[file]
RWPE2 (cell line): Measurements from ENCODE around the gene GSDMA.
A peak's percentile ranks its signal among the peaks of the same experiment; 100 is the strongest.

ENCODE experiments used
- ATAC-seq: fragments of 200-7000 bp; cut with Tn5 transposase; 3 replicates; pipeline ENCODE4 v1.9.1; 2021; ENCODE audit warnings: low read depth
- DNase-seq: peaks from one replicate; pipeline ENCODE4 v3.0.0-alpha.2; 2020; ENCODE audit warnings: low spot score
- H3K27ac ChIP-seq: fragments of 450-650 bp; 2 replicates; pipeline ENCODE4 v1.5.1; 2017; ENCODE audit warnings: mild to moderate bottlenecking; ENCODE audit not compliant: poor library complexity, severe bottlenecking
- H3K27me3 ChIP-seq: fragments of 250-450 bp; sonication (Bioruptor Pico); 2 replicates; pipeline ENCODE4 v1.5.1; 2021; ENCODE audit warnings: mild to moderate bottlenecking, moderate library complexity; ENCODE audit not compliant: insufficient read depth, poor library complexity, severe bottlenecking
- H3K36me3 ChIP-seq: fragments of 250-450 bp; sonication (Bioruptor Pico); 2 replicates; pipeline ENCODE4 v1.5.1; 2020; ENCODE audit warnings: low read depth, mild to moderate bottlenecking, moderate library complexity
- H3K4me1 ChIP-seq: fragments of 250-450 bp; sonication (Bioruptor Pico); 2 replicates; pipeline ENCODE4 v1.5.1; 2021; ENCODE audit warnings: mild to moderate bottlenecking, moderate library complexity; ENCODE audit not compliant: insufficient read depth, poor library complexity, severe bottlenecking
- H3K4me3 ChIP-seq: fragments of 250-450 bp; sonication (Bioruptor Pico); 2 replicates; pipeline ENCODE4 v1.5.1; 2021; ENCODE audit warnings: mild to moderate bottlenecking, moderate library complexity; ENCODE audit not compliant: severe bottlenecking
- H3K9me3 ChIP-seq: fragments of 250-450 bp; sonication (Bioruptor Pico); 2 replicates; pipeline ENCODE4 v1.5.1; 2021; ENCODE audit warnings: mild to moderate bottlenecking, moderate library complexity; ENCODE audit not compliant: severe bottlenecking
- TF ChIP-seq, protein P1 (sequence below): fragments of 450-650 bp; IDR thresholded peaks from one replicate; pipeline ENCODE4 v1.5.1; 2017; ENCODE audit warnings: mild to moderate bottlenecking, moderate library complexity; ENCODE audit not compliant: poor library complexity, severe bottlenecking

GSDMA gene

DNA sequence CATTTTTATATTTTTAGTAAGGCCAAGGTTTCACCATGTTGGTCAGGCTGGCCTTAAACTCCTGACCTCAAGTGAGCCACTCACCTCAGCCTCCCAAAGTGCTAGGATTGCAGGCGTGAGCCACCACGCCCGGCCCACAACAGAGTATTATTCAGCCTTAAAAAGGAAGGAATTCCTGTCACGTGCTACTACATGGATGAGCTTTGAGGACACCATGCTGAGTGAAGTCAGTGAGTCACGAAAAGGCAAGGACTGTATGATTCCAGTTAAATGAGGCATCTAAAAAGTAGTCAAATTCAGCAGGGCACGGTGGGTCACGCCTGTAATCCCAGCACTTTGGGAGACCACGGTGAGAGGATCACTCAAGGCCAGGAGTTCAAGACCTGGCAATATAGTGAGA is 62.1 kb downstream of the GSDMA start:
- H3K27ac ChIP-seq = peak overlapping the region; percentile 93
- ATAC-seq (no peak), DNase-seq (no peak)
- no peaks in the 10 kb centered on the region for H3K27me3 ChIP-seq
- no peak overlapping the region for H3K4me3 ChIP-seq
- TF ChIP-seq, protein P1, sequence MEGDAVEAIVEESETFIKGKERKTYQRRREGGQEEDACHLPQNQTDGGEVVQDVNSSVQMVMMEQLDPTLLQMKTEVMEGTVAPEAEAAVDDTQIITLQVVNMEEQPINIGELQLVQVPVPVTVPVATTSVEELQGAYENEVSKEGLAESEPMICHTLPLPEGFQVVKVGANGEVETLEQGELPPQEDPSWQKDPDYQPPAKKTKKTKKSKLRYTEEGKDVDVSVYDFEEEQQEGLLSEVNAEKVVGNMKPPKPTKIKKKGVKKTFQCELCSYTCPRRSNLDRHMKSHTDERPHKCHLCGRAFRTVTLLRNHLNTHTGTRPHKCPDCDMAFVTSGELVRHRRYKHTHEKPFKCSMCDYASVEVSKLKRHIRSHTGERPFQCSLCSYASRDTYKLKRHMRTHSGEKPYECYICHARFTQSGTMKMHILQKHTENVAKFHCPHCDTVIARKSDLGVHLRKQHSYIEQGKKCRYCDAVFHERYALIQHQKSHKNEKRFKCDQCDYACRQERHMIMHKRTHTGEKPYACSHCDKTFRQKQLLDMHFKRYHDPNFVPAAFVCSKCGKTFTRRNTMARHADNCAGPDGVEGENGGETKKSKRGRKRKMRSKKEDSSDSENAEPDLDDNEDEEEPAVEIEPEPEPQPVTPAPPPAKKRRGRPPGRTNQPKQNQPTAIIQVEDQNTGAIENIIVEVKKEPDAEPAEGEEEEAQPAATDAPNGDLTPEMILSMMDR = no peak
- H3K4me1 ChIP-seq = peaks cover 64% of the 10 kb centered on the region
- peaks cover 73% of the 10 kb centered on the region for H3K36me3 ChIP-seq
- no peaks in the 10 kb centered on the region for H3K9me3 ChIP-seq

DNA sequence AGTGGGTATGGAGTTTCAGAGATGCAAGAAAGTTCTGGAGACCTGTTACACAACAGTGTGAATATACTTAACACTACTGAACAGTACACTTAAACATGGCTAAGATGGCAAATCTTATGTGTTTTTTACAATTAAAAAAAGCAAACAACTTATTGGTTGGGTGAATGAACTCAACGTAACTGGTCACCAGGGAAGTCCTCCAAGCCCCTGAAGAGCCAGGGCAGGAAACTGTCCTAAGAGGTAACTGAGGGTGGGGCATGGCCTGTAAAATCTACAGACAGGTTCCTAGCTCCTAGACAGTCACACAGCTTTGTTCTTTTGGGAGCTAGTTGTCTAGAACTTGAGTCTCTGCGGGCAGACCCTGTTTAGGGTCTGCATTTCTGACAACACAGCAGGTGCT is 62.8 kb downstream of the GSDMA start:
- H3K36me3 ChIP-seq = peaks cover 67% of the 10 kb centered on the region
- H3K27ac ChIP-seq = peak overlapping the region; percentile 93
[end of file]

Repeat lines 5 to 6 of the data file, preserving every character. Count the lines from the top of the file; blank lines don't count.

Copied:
- DNase-seq: peaks from one replicate; pipeline ENCODE4 v3.0.0-alpha.2; 2020; ENCODE audit warnings: low spot score
- H3K27ac ChIP-seq: fragments of 450-650 bp; 2 replicates; pipeline ENCODE4 v1.5.1; 2017; ENCODE audit warnings: mild to moderate bottlenecking; ENCODE audit not compliant: poor library complexity, severe bottlenecking